For My thoughts are not your thoughts, neither are your ways My ways, say the Lord. For as the heavens are higher than the earth, so are My ways higher than your ways and My thoughts than your thoughts.
Isaiah 55:8-9
A few days ago, I wrote on the subject of intimacy with God and with one another. Today’s reflection is on the correlation between the two. There is an intimacy problem in this world, both between people and between people and God. Again, this is not intimacy of a sexual nature, but an intimacy where we are vulnerable with others, where unconditional love can exist. Can this exist between every person? No. Because we don’t trust every person. We don’t know every person. There are people who have wronged us, and people who do things we believe are wrong. We are not talking about these people. We are talking about people who do not feel intimate towards anyone, who feel guarded around everyone, who feel accepted by no one. Everyone should have at least someone they can feel “intimate” with, again not in the sexual sense but in the fully accepted sense, in the ability to be vulnerable sense.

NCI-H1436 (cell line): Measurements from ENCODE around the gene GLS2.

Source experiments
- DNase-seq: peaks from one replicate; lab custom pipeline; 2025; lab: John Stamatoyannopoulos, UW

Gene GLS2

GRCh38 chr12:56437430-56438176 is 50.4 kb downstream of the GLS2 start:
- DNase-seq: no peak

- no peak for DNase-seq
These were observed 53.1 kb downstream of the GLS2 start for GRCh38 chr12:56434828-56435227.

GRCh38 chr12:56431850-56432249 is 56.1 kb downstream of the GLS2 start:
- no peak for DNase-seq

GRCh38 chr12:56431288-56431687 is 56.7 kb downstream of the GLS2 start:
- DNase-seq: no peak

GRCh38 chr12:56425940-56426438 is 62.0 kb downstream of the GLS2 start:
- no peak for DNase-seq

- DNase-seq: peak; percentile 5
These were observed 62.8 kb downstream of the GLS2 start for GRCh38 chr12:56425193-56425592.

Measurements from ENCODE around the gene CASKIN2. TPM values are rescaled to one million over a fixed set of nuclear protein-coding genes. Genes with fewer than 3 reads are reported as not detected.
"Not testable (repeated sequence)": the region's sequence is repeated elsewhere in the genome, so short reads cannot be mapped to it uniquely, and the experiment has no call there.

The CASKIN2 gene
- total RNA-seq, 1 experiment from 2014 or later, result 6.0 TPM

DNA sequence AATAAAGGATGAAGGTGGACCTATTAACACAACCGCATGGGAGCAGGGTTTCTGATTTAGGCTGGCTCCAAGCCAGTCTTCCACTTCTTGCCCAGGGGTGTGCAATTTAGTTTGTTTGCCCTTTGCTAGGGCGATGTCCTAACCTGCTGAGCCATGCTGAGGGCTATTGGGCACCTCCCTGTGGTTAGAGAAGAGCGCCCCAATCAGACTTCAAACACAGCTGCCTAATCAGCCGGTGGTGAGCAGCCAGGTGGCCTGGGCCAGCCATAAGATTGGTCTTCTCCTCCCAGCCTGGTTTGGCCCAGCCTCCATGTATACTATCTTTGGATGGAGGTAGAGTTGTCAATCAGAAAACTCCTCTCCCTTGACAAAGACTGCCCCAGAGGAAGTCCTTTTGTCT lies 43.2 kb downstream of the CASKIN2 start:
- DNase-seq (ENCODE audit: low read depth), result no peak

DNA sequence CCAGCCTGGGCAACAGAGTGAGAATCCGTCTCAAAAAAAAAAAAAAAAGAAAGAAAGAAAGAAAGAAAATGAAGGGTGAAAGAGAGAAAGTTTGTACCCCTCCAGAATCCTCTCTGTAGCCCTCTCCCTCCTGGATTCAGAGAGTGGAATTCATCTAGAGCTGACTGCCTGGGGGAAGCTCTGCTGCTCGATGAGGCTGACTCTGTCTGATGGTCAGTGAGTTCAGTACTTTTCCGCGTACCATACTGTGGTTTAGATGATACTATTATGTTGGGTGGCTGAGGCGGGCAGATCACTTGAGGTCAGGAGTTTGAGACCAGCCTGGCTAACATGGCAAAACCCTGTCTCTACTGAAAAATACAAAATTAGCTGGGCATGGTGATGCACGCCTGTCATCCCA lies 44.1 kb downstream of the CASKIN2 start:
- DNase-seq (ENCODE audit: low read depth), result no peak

By and large, we do not foster intimacy in our society. We foster competitiveness. We do not foster cooperation. We foster conflict. We have a hard time feeling satisfaction, as if others are always demanding more from us. And this in turn leads us to not feel satisfied with others, for we demand from them as they demand from us. The worst part of this “intimacy” problem is that we are becoming so conditioned to being guarded around people, accepted by no one, stuck in competitive relationships, and living in conflict that this affects our intimacy with God. Because we can’t love God if we don’t love one another, we are having problems being intimate with God because we are not intimate with one another.
Let’s talk about intimacy with God. When is the last time you poured out your soul to God? For some of us, the answer is “I just did it today.” And if you are in that category, good for you. That’s excellent, that’s blessed. If the answer is “I haven’t done that in a while,” or even “I’ve never done it,” I wonder what is the reason for that? I can think of three reasons.